For a band called The Silks, their sound is anything but smooth - in a good way. Just like the Rhode Island rock trio's debut "Last American Band," which ranged from pedal-to-the-metal "Livin' in the World" to sweet harmony-filled "Learning How to Let Go," sophomore album "Turn Me On" is a reliably bumpy ride of rock, roots and blues.
Admittedly, the album doesn't start with its strongest asset. What "Let It Ride" has in swaggering beat, it lacks in interesting lyrics. Listeners are liable to cry out "Let it ride already!" by its final chord.
But if they keep listening, they'll get better songs. "Take Me to Town" is delightfully hokey enough for a honky-tonk line dance. "Blue" takes down the tempo with a throwback to when harmonica and vocals sang duet in love-lamenting songs.
"Live and Learn" describes balancing personality with everyone else's expectations - "I've got to live and learn before I'm dead and gone / let my freak flag fly, let my hair grow long" - and is followed by "Get Up and Get Free," which inspires listeners to do the same.
Those two songs capture The Silks' essence. It's no secret that the band's mission is to get audiences hooked on old-school style fused with modern standards.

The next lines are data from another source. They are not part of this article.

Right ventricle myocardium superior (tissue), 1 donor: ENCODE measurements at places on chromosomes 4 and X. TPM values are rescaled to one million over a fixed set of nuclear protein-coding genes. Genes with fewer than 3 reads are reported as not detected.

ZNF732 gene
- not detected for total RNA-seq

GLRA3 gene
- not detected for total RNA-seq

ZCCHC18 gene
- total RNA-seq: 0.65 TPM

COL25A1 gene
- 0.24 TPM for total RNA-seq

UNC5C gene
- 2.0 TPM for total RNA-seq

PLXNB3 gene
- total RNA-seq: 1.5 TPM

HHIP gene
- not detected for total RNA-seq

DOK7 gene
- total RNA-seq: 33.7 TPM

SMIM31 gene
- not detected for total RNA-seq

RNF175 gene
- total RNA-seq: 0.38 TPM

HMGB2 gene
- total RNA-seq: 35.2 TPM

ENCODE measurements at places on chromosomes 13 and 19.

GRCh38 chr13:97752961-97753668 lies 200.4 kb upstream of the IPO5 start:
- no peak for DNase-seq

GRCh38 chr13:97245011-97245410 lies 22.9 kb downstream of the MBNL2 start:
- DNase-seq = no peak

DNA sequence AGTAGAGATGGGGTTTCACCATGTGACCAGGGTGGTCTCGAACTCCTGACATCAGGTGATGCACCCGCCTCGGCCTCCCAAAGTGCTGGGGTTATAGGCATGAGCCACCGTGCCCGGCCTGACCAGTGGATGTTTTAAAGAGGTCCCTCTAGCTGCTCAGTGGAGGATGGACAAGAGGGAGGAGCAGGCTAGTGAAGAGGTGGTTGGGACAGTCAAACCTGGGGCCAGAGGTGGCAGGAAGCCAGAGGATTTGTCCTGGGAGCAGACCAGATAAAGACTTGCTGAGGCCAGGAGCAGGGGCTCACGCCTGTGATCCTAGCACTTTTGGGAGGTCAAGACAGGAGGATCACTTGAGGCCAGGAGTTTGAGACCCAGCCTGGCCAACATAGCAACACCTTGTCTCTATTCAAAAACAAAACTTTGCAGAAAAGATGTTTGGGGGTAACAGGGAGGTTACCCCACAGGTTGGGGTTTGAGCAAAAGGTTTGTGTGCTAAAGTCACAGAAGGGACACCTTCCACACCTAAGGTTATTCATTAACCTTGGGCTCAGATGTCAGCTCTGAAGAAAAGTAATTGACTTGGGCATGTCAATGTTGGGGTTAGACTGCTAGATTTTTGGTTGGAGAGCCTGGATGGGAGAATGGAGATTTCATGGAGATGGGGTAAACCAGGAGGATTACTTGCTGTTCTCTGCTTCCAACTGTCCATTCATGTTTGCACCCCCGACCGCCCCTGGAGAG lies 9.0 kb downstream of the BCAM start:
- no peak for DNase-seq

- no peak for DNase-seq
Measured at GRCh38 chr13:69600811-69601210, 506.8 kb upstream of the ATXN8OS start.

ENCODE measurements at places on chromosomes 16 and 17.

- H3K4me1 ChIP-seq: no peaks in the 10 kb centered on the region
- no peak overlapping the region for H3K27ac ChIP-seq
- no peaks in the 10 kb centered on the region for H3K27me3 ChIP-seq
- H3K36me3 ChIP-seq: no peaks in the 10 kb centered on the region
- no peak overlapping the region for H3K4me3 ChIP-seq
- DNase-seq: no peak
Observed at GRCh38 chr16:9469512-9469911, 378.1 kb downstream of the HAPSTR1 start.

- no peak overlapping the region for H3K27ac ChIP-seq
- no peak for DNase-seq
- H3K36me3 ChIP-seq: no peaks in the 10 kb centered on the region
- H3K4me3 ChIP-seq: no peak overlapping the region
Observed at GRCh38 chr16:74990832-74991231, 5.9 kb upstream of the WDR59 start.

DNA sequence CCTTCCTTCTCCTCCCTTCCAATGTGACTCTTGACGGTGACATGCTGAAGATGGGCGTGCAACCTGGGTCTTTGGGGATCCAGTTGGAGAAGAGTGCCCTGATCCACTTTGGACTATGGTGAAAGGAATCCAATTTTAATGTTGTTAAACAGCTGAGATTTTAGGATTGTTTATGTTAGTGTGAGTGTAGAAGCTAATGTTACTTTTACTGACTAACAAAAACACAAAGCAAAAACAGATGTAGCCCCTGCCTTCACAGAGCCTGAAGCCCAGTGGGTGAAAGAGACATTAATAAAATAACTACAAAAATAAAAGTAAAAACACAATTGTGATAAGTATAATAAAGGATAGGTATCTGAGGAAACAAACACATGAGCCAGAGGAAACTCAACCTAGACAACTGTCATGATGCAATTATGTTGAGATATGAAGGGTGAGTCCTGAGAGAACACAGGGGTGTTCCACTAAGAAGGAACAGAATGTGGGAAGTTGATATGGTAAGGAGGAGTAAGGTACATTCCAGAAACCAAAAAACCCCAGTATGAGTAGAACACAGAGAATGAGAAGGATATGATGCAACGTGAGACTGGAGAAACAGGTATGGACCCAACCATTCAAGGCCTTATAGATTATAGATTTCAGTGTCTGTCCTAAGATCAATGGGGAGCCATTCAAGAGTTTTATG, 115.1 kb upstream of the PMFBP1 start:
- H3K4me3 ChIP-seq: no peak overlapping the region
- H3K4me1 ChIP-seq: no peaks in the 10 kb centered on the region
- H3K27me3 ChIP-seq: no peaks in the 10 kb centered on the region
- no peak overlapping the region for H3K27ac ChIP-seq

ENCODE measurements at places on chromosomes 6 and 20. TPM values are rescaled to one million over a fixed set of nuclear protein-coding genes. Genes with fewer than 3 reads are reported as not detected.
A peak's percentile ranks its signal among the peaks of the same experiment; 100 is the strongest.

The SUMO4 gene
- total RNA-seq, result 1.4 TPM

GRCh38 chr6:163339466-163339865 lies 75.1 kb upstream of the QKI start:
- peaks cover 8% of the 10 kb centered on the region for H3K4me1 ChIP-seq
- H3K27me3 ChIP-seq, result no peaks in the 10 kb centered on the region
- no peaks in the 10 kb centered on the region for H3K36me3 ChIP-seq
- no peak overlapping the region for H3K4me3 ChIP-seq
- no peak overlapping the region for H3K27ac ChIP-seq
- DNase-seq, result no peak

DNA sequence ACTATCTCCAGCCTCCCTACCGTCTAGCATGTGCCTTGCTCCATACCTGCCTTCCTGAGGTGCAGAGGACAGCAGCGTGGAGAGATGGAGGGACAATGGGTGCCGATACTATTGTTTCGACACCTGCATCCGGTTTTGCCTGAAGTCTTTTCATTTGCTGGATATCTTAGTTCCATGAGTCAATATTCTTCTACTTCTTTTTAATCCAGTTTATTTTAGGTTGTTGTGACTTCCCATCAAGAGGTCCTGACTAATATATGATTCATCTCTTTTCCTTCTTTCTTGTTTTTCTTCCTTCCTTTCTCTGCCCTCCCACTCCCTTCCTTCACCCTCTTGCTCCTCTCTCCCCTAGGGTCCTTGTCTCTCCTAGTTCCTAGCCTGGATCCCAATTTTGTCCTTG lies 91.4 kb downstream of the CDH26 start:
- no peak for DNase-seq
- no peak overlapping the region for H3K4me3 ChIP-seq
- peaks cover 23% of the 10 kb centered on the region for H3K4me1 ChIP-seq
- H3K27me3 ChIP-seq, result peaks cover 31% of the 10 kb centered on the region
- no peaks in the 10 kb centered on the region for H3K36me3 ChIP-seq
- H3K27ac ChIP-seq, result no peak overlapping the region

Guitarist Tyler-James Kelly, bassist Jonas Parmelee and drummer Sam Jodrey make up a good backup band, no doubt. But there's a secret ingredient to making The Silks stand out, and it's the man with the golden gravel voice. Kelly's voice rumbles with Bob Seger soul and Seether singer Shaun Morgan's attitude. If the band hasn't covered the latter's "Country Song," at one of its renowned South by Southwest Festival performances, it's missing out on being a dead-ringer for the South African metal band.
"Turn Me On" is a worthwhile addition that'll keep live and at-home audiences just that - turned on to The Silk's sound.